Is belief in evolution an acceptable way to be mad?
A fascinating article in the December, 2000, issue of The Atlantic explores the phenomenon of healthy people deliberately setting out to rid themselves of unwanted body parts, such as healthy limbs. Entitled, A New Way to Be Mad, the article explores the topic in terms of “pathologies” and asks, “Can the mere description of a condition make it contagious?”
What are we to make of epidemics of people, especially young people, who desire to amputate healthy body parts to conform their body to their mind’s perception? Even in the year 2000 the Atlantic article explored, “how to understand people who use the language of self and identity to explain why they want [surgical] interventions: [examples follow]; and—perhaps most common—transsexuals whose experience is described as being trapped in the wrong body.”
The Atlantic article, perceptively fixing the inquiry on “people who use the language of self and identity,” astutely observes that in the case of the amputation of healthy body parts, “In each case the true self is the one produced by medical science.”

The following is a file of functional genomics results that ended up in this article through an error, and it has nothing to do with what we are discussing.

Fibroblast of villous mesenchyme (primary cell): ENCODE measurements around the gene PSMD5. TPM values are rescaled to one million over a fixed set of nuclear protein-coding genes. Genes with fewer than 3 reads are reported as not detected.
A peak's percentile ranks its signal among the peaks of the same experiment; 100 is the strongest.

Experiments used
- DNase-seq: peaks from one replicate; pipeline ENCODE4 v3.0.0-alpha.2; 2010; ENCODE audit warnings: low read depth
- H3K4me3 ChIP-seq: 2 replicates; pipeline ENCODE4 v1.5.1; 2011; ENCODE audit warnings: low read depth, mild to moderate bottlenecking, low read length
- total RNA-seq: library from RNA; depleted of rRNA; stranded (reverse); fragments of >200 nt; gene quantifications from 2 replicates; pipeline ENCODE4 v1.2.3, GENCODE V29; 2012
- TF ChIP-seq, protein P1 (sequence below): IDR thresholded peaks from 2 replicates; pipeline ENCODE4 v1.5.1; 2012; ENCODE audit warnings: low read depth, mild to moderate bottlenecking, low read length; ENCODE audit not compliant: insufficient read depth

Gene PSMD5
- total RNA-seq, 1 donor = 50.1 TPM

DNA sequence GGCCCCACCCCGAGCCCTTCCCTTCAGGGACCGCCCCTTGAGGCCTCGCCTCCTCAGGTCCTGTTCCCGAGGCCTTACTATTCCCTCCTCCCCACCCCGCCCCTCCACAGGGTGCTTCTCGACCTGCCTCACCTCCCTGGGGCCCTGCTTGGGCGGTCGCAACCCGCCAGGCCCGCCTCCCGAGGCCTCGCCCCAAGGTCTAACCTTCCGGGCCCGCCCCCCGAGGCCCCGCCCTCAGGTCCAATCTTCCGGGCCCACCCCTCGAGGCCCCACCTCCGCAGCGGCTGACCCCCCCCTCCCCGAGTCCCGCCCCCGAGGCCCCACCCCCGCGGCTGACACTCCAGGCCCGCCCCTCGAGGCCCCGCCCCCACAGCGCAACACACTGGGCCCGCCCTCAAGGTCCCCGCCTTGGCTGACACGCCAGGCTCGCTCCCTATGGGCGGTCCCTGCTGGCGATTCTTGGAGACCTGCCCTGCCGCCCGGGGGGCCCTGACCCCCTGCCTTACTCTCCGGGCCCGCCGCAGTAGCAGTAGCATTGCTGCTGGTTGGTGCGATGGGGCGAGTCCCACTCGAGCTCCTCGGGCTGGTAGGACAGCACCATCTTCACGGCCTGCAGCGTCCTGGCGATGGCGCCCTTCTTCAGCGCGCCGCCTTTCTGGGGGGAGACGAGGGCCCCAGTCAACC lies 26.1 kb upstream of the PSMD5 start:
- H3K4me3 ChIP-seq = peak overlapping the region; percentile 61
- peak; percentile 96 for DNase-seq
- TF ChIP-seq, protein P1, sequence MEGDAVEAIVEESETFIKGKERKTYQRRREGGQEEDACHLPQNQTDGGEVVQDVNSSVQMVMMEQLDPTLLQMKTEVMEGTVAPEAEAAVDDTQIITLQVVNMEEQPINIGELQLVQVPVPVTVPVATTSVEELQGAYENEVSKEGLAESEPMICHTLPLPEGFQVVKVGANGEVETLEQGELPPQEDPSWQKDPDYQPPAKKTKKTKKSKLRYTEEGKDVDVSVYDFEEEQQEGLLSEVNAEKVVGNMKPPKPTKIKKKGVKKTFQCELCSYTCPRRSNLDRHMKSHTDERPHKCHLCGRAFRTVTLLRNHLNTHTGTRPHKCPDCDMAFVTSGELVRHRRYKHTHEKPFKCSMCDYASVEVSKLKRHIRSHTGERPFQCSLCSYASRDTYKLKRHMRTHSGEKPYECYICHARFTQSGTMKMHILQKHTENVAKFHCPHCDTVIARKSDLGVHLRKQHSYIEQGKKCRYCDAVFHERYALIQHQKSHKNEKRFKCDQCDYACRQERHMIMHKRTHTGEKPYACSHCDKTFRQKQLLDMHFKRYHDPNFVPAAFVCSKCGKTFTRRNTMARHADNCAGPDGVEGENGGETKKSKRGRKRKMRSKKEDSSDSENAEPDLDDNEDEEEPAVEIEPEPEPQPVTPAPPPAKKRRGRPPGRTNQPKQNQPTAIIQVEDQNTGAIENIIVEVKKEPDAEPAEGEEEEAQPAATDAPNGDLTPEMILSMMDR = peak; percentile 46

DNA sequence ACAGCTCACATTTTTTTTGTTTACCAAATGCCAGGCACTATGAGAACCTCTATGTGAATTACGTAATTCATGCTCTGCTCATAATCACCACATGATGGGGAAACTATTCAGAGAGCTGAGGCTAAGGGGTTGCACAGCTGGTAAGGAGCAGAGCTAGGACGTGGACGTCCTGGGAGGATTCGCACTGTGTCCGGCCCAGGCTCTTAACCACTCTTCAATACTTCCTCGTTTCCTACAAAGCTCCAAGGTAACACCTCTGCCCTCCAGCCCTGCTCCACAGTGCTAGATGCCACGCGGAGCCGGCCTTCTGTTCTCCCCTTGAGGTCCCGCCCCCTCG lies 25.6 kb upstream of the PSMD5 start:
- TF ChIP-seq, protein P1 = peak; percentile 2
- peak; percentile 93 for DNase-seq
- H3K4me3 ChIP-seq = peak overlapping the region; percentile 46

Does all this sound familiar? Is there nothing truly new under the sun? Maybe, but the Atlantic article freely ponders the issue critically, being that it published in the year 2000 and not now. In the year 2000 the issue could be discussed more freely and seriously. The Atlantic article asks, “Why do certain psychopathologies arise, seemingly out of nowhere, in certain societies and during certain historical periods, and then disappear just as suddenly?”
And what if the pathologies do not disappear just as suddenly? What about a pathology centered around “the language of self and identity” that stems not from reality but is, instead, “produced by science” with scientists saying that human beings evolved in nature without purpose or meaning in the universe?
In the context of people “contemplat[ing] actions that they may not have contemplated before,” the Atlantic article visits the idea of semantic contagion. Could the rise in behavior of people wishing to conform their healthy bodies to the mental perceptions of themselves be attributed to semantic contagion?
The term “semantic contagion” first appeared in the work of Ian Hacking, in his book, Rewriting the Soul: Multiple Personality and the Sciences of Memory.1 Semantic contagion is the idea that people self-describe in certain ways in large numbers once language and terminology provide the avenue to do so. Hacking looks at the sudden rise of persons claiming multiple personality disorders (MPD) in the 1970’s after awareness of MPD spread among the psychiatric profession and by the media. By putting language to concepts that create categories of thought, semantic contagion creates new ways of being a person and new descriptions for the way people believe and act.